The United Nations Environment Programme has been drafting a global treaty to rid the world of the threats posed by mercury. As part of these discussions, proposals were made to restrict vaccines that contain the preservative thiomersal, a mercury-based preservative that has been used in some vaccine manufacturing since the 1930s to prevent contamination of multidose vials of vaccine. After a concerted effort by development partners, the final text, which will be ratified in October this year, now ensures that thiomersal can continue to be used in vaccines.
The World Health Organisation has said that “thiomersal-containing vaccines [are] safe, essential, and irreplaceable components of immunization programs, especially in developing countries, and…removal of these products would disproportionately jeopardize the health and lives of the most disadvantaged children worldwide.”
As Seth Berkley, CEO of the GAVI Alliance, pointed out in the New York Times last week, “the decision should in theory be a no-brainer: The scientific and medical consensus is that thiomersal poses no human health risk, and that rather than saving lives, a ban would put millions of the world’s poorest children at risk of deadly diseases by disrupting vaccination programs.” The science surrounding this issue has become unnecessarily clouded in recent decades. This is in part due to the efforts of anti-vaccination groups, as is pointed out by Dr Berkley.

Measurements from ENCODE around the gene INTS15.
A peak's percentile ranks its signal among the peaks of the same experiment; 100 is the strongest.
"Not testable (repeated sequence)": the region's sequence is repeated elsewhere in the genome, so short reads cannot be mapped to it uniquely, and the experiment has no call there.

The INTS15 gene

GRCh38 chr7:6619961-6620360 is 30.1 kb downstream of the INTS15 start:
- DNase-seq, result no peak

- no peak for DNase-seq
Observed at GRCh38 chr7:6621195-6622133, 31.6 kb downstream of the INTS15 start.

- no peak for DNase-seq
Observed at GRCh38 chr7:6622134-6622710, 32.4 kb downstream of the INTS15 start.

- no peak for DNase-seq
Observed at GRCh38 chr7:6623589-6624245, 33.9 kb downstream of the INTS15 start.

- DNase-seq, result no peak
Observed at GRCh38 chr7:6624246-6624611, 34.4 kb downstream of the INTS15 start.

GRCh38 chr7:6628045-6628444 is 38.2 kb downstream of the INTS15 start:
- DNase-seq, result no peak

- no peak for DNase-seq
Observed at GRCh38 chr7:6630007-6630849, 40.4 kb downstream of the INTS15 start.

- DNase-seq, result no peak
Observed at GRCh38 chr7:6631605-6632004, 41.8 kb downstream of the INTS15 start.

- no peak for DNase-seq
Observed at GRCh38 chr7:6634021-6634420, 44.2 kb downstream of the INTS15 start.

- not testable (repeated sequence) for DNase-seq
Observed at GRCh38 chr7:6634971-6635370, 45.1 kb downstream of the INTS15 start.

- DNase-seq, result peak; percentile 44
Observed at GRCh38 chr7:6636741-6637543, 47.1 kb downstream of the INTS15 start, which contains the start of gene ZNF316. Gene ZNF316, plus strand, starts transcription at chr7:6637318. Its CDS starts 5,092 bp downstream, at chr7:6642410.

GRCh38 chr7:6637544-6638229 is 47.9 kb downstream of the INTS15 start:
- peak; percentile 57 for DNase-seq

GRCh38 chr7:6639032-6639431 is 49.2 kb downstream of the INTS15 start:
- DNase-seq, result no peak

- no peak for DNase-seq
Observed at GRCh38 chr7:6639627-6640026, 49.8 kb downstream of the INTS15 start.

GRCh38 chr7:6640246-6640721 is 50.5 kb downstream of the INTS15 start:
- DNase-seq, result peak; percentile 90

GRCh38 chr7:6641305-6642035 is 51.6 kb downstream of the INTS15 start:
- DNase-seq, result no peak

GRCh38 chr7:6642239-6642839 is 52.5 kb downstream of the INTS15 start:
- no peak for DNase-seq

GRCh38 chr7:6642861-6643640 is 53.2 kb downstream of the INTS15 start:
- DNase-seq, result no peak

Using this preservative is especially important in developing countries. Single dose vaccine vials are more expensive, and are less practical when health workers want to immunise large numbers of children. They also take up more space in refrigerators, subsequently limiting ‘cold chain’ capacity further (to read more about this issue, read our blog from July).
In 2010 alone it is estimated that more than 1.4 million child deaths were prevented through the use of thiomersal-containing vaccines. Today vaccines are saving millions of lives every year, with coverage rising steadily over recent decades. This restriction would have jeopardized much of that progress. A job well done by those who saw off this threat.